Before I dive into the Verse of the Day today, I feel that I need to address sin. For so long the church defined sin in such a way that it seemed that some sins were worse than others. For example, homosexuality was treated as something wicked and evil, but gluttony was readily accepted. Obese preachers had no problem condemning the gay community while overeating after every church meeting. This is an unBiblical perspective. The Bible teaches us that all sin is sin. Experience teaches us there are different consequences. Let me give you an example.
If the speed limit is 65mph, that limit has been set by my governing authority. And I am commanded to obey my governing authority (Romans 13:1). If I drive 66mph, then I have broken that law and I am a lawbreaker. Am I going to get pulled over? Probably not. But if I am going 105mph, I most likely will get pulled over and arrested. I am not more of a lawbreaker, but in this case, there would be a greater consequence. Whether we gossip or murder someone, we are lawbreakers all the same. We are either lawbreakers or not. But murder has a much higher consequence than gossip.
So sin is acting in any way that is to any degree less than the high standard set forth by the teachings in Scripture. The reality of this means that for most of us, we are experiencing much of the goodness of God, but we remain susceptible to sin which can steal away some of the blessings of God to a degree and temporarily until we are restored. No one is perfect and therefore, no one can be completely evil and wicked either because we all have the breath of God in us and no one is beyond the possibility of turning back to God.
However, there are times in Scripture, when very direct language is used and creates a sense that there are no degrees, but only absolutes meaning we either have to be perfect or we are not even Christians. But this narrative does not fit within the context of Scripture that teaches us that since we have been credited with righteousness (Romans 4:3), we now put forth the effort to actually be righteous by resisting sin and repenting when we fail (2 Peter 1:5). We cannot fall into the trap of looking at one Scripture and assigning meaning to it that negates the rest of Scripture. But this language is in our Verse of the Day:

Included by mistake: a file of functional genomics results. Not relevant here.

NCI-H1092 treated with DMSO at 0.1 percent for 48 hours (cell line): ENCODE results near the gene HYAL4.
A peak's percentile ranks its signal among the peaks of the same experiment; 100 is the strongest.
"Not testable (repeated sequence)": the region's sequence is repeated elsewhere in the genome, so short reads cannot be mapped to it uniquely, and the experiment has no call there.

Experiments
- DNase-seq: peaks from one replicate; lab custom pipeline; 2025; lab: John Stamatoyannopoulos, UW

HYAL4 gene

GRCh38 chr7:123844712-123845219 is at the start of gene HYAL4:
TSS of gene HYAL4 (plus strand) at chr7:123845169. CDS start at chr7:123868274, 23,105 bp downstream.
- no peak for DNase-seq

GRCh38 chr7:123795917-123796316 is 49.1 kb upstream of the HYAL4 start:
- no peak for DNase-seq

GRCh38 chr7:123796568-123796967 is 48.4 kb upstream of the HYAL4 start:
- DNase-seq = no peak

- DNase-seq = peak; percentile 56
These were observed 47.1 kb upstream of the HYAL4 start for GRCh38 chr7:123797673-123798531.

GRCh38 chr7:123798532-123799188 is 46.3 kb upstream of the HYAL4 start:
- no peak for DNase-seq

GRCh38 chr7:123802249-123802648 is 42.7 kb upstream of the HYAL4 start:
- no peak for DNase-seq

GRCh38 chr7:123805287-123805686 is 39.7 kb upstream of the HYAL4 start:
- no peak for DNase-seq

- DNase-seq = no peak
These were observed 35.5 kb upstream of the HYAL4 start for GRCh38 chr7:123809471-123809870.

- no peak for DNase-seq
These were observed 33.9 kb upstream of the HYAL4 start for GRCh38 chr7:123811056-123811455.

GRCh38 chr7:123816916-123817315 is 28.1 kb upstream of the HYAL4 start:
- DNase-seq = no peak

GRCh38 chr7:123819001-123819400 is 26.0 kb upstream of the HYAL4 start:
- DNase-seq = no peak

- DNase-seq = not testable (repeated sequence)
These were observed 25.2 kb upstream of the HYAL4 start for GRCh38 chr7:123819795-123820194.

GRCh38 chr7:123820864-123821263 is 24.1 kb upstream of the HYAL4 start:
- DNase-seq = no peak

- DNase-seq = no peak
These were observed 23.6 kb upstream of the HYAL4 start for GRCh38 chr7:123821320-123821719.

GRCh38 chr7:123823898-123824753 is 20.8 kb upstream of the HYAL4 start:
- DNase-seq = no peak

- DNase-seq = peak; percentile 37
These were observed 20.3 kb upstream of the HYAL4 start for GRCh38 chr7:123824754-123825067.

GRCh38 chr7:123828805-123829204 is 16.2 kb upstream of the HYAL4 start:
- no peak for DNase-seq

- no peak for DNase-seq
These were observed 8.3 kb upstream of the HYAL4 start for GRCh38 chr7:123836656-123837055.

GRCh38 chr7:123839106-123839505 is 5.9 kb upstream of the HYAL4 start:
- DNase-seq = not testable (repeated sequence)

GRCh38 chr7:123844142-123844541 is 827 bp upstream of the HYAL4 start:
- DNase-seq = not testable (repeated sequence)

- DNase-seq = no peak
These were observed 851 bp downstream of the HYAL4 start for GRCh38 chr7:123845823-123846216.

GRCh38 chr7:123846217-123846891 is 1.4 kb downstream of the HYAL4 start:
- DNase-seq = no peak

1 John 2:15
Do not love the world or anything in the world. If anyone loves the world, love for the Father is not in them.
So, how do we interpret this? The passage goes on to define of the things of the world as the lust of the flesh, lust of the eyes, and the pride of life. Lust is coveting which is going after that which is forbidden in order to possess it. In the moment that we start devising a way to possess those things God forbids, the love of God is not what is controlling us, but the love for the world. We live in this world and we are going to experience this world and Jesus did not pray that we would be taken out of this world. This means there will be temptations. But He prayed that we would have the power to not fall into the temptations. When we start working to possess those things that are overtly sinful or those things which are only sinful if we are over-indulgent such as food, the love of God is not the active agent within us at that moment. It does not mean we are suddenly and forever separated from God.
When the love of God is the active agent in our mind, we will not love those things that work to diminish or destroy the things of God. If we always operated in the love of God, we would never sin, but Scripture is clear that we all have sinned (Romans 3:23). We strive to live more and more in the love of God and God is patient with us in this attempt. He does not condemn us when we fail (Romans 8:1), but we make every effort to live according to the Holy Spirit we have been given (Galatians 5:22-25).
Was this helpful to anyone who has been overwhelmed with guilt for not being perfect? Leave me a comment so I know how to pray and so we can learn from one another.
Live Blessed and Be a Blessing!